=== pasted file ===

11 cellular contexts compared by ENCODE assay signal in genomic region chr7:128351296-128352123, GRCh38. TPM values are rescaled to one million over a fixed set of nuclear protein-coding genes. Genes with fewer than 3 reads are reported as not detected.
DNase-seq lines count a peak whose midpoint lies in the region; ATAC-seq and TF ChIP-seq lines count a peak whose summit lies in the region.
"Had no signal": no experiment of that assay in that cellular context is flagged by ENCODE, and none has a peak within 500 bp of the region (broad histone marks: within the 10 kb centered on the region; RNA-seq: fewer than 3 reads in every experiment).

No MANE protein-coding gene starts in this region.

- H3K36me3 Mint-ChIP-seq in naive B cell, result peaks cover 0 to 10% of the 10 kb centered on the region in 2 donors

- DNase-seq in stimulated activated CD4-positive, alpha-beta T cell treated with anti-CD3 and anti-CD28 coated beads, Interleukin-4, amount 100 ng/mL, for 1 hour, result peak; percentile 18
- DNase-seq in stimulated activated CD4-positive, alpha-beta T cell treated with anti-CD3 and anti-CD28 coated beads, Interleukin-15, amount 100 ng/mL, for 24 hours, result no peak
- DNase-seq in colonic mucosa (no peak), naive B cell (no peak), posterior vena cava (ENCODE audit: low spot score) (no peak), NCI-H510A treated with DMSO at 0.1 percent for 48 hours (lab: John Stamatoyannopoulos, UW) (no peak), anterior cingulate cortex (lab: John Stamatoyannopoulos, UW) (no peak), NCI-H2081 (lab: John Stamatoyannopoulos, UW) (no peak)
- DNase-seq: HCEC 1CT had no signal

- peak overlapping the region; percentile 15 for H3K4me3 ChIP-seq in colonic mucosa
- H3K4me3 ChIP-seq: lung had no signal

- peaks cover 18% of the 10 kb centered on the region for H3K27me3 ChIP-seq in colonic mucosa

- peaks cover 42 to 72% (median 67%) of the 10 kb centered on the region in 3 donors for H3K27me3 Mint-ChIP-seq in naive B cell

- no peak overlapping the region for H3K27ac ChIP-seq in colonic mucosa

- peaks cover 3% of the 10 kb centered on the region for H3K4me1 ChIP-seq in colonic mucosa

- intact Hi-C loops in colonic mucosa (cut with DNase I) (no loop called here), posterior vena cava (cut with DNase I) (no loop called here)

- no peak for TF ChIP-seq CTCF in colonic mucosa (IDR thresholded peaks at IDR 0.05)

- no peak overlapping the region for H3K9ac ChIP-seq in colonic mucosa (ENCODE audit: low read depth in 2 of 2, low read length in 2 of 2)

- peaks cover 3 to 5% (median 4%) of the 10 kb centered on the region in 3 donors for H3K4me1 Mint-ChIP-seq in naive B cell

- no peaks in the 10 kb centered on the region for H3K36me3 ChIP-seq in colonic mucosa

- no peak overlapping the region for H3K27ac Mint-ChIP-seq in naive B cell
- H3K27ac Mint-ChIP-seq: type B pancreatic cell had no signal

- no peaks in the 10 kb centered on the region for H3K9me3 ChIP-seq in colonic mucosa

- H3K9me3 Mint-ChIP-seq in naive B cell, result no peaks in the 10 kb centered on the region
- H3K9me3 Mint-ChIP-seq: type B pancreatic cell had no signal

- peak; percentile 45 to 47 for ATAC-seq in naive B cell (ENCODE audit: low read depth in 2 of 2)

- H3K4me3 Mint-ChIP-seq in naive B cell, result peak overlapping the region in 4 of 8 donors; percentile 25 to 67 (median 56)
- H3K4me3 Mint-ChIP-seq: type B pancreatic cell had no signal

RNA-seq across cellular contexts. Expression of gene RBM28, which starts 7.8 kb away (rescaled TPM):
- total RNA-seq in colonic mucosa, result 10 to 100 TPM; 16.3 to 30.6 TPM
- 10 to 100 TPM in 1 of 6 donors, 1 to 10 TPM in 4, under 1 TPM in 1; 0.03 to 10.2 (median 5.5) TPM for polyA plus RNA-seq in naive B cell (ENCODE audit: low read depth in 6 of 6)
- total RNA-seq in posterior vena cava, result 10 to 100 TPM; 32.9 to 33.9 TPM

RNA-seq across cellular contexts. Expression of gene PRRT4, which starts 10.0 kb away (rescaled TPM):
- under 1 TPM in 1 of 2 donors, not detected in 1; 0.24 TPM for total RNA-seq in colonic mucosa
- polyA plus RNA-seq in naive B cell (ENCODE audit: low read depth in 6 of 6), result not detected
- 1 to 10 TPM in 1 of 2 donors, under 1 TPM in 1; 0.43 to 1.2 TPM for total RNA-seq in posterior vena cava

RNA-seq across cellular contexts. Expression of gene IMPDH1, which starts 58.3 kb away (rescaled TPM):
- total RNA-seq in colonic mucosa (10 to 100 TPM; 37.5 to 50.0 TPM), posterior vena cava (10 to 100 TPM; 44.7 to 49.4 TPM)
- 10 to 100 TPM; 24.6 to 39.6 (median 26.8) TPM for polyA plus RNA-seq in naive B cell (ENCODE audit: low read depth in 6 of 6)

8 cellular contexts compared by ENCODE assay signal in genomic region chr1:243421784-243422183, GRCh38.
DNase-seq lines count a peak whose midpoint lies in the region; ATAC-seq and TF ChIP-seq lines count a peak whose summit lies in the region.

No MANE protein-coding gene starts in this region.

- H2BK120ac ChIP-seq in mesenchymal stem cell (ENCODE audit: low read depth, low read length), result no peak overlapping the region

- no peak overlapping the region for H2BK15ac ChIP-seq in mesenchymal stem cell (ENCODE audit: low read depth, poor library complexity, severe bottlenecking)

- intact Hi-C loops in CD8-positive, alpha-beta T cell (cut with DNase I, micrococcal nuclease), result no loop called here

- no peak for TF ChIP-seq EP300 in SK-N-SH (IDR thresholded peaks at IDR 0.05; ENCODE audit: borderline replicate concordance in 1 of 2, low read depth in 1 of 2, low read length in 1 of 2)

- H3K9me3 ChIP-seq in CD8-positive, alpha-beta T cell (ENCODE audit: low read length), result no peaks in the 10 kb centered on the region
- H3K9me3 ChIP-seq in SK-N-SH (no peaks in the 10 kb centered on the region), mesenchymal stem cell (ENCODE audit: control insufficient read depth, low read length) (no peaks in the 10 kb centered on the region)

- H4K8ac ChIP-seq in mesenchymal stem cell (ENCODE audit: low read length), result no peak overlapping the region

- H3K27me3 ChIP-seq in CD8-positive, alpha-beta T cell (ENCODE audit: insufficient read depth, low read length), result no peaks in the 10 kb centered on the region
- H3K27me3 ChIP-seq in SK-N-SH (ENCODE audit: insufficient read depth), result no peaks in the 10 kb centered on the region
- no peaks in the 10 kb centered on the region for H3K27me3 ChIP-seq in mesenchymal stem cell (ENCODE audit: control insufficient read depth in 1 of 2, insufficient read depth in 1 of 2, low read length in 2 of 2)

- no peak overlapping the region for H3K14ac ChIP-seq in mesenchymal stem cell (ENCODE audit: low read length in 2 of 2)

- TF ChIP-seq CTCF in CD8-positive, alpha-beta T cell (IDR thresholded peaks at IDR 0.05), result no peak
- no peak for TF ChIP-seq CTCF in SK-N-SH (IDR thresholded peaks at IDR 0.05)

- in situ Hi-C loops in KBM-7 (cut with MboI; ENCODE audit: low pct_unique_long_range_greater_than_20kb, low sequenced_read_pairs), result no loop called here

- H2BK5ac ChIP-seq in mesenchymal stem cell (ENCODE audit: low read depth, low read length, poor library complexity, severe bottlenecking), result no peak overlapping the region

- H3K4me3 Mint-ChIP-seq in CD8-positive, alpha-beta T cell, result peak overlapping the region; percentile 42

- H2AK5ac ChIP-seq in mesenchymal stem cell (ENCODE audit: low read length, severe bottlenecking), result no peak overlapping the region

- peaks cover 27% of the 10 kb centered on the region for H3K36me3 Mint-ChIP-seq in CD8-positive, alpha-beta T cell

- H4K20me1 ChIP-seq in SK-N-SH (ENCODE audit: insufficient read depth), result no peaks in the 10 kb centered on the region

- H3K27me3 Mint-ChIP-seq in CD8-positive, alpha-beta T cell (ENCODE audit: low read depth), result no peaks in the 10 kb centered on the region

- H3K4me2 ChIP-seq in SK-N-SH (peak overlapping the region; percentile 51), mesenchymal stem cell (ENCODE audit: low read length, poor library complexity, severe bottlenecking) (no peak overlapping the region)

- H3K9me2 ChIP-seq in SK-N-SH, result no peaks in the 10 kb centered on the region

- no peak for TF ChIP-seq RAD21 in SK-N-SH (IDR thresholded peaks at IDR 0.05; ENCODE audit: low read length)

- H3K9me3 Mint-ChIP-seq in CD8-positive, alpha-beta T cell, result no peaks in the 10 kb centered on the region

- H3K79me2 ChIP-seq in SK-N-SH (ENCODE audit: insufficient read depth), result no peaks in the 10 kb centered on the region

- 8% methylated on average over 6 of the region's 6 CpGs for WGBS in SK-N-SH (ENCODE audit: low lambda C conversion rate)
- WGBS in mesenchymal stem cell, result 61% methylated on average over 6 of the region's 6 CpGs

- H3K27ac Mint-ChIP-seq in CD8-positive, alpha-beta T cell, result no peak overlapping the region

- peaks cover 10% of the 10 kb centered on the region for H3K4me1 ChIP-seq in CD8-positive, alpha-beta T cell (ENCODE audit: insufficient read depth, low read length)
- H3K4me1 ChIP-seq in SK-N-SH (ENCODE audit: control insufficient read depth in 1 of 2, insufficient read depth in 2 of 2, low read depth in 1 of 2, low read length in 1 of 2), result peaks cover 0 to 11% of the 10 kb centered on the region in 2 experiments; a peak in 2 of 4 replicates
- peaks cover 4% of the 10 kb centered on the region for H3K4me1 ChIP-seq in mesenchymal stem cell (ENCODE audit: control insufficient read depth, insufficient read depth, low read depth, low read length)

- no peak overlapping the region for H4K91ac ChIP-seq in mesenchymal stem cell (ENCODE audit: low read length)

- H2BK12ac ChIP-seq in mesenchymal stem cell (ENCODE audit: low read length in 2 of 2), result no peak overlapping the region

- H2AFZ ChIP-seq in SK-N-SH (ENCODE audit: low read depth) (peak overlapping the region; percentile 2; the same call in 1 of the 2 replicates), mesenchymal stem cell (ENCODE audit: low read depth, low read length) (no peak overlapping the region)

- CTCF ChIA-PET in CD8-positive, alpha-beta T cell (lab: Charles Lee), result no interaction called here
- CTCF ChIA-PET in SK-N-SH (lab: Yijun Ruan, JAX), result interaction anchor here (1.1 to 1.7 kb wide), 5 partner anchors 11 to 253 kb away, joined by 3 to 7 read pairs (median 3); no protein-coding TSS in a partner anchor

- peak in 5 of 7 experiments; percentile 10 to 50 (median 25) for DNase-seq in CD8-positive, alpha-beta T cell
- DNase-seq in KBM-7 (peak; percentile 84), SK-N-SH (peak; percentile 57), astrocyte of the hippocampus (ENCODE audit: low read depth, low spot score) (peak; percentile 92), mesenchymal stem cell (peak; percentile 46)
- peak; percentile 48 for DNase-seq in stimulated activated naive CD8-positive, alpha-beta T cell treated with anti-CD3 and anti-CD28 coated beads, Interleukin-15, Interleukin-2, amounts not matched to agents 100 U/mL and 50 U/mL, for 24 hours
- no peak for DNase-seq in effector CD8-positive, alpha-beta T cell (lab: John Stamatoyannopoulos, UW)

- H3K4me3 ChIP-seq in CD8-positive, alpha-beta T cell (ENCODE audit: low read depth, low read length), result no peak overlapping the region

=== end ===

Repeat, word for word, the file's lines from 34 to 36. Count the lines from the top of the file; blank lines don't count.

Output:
- under 1 TPM in 1 of 2 donors, not detected in 1; 0.24 TPM for total RNA-seq in colonic mucosa
- polyA plus RNA-seq in naive B cell (ENCODE audit: low read depth in 6 of 6), result not detected
- 1 to 10 TPM in 1 of 2 donors, under 1 TPM in 1; 0.43 to 1.2 TPM for total RNA-seq in posterior vena cava